The Taste of Beer Alone Tickles Our Brain’s Reward Center


It has been known for some time that the alcohol content of beer triggers a release of the neurotransmitter dopamine in our brain, and dopamine is associated with a sense of reward.

Researchers have now discovered that swallowing some beer – too little to cause intoxication – also sets off a dopamine release in the reward area of men’s brains. This is especially true for those who have close alcoholic relatives.

Although other dopamine release cues besides intoxication have been discovered, no one had studied whether the taste of beer prompts a flood of dopamine in our neural reward center until some curious scientists in Indiana decided to check it out.

Tracking the Dopamine

Researchers at the Indiana Alcohol Research Center injected a radioactive drug, one that binds to dopamine receptors in the brain’s reward center, into 49 healthy male volunteers.

Using PET scans, researchers could then measure the dopamine docking on the receptors after the study subjects drank either a small amount of beer or Gatorade.


  1. All of the men indicated that the taste of beer made them desire to drink more, while the taste of Gatorade, as anticipated, did not cause them to want alcohol.
  2. The taste of beer caused a release of dopamine in the subjects' ventral striatum – a brain area associated with reward.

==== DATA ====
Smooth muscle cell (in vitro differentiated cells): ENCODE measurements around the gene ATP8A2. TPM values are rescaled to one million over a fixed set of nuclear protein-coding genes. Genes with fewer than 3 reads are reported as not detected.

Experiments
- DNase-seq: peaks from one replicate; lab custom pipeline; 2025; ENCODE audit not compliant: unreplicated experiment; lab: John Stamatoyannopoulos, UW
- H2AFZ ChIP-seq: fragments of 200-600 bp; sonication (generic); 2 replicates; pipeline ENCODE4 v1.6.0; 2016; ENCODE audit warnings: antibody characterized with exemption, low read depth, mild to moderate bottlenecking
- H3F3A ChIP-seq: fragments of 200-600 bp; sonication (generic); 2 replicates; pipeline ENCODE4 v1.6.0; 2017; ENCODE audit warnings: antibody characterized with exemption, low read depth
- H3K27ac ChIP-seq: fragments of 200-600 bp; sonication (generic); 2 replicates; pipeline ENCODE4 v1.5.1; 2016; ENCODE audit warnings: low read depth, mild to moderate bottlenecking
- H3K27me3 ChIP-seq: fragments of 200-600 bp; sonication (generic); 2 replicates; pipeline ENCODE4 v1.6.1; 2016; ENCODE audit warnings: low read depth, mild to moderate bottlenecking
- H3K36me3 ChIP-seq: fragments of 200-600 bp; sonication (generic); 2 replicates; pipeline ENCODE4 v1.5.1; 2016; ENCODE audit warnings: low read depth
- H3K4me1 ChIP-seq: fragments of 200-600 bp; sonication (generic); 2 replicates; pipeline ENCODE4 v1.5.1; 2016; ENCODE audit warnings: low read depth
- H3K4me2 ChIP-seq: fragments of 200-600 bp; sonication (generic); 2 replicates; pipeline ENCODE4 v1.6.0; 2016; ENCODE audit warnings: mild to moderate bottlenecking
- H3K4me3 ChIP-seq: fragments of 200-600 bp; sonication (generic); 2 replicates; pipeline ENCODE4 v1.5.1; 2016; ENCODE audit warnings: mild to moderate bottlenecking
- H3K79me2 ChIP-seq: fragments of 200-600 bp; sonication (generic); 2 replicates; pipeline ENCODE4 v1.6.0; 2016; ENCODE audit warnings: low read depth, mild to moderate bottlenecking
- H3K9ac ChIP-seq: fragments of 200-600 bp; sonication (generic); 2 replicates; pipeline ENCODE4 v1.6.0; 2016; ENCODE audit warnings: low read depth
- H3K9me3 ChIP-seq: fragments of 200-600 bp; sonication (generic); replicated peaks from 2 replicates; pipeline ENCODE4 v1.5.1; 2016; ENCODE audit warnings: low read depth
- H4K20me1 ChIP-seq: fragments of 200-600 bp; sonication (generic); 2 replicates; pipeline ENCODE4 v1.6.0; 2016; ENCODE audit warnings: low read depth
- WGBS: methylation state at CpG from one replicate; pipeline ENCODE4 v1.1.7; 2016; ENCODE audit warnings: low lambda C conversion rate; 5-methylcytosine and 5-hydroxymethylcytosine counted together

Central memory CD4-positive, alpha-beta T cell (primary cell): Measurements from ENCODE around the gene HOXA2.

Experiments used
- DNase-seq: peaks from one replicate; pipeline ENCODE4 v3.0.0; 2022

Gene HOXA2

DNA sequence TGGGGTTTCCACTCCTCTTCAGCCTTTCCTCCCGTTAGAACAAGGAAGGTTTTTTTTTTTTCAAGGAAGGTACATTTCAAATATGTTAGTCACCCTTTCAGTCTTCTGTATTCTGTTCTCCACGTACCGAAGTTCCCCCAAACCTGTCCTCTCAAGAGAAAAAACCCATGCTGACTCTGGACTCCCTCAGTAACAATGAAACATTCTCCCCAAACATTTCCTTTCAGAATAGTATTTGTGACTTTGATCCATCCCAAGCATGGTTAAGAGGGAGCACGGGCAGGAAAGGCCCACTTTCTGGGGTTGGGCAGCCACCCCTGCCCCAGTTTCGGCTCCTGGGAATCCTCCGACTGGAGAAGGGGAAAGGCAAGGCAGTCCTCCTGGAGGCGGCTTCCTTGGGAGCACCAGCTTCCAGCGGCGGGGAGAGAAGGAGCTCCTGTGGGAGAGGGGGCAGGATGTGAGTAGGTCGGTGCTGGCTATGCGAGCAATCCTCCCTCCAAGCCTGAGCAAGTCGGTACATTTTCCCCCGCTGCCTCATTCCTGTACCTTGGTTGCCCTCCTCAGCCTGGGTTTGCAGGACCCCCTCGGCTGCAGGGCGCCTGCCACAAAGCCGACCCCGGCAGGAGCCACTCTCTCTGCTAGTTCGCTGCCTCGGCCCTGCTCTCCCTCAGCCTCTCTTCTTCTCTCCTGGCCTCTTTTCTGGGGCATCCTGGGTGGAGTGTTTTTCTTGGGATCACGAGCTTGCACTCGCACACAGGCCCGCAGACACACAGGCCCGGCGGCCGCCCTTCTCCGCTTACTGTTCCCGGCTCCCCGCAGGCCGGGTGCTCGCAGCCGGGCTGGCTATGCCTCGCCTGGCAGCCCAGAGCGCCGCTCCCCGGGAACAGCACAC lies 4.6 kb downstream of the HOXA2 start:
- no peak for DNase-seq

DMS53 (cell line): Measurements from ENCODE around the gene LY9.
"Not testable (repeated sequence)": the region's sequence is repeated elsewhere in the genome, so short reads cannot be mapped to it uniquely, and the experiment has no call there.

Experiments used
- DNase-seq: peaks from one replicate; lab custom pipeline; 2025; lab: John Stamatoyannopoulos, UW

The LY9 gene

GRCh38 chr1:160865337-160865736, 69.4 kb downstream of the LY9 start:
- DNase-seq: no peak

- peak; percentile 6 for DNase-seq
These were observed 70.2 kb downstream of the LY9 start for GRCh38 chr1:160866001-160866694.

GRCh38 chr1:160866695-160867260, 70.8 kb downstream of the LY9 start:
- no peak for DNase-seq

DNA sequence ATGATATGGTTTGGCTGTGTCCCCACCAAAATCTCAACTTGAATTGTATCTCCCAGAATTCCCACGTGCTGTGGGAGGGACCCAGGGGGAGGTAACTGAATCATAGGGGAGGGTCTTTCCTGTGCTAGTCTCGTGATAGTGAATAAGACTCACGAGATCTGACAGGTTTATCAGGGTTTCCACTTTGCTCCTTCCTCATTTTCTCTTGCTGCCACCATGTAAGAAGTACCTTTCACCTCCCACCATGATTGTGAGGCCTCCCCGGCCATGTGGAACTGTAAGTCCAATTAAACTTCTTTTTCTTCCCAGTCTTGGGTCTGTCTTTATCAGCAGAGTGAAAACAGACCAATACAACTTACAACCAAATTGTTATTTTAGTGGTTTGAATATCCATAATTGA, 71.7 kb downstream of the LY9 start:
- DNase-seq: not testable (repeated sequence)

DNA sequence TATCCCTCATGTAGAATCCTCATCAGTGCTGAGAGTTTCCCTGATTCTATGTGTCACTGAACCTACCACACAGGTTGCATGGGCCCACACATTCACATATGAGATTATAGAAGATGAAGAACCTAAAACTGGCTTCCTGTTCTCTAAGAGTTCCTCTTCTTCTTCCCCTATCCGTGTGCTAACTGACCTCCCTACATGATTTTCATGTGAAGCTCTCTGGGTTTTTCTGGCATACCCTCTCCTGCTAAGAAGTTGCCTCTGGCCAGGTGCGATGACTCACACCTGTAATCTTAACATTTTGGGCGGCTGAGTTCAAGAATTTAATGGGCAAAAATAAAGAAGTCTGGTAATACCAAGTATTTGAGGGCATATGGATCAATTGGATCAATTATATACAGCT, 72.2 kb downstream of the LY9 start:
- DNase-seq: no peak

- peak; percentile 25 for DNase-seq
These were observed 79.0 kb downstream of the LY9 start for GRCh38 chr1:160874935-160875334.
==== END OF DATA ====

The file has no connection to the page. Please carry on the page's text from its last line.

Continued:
3. Those subjects with first-degree alcoholic relations (e.g., parent, sibling) had a larger release of dopamine than those men more distantly related to alcoholics, or those who did not have a family history of alcoholism.

Implications of the Study

The study is one of several supporting a hypothesis that instead of making intoxication more pleasurable, dopamine increases an individual’s drive to seek the reward (intoxication) by continuing to drink.

“It’s a very nice finding that contributes to our understanding of how dopamine contributes to addictive urges,” said University of Michigan neuroscientist Kent Berridge. “In this case, the research suggests that dopamine is making taste a stronger incentive, it makes [the beer taste] more tempting.”

Also, the increased dopamine response in those at greater risk of alcoholism suggests that a reward system associating cues like flavor with a beer’s reward of intoxication may influence an individual toward drug-seeking behavior. It will take more study to determine how predictive this factor actually is.

Source: The Scientist


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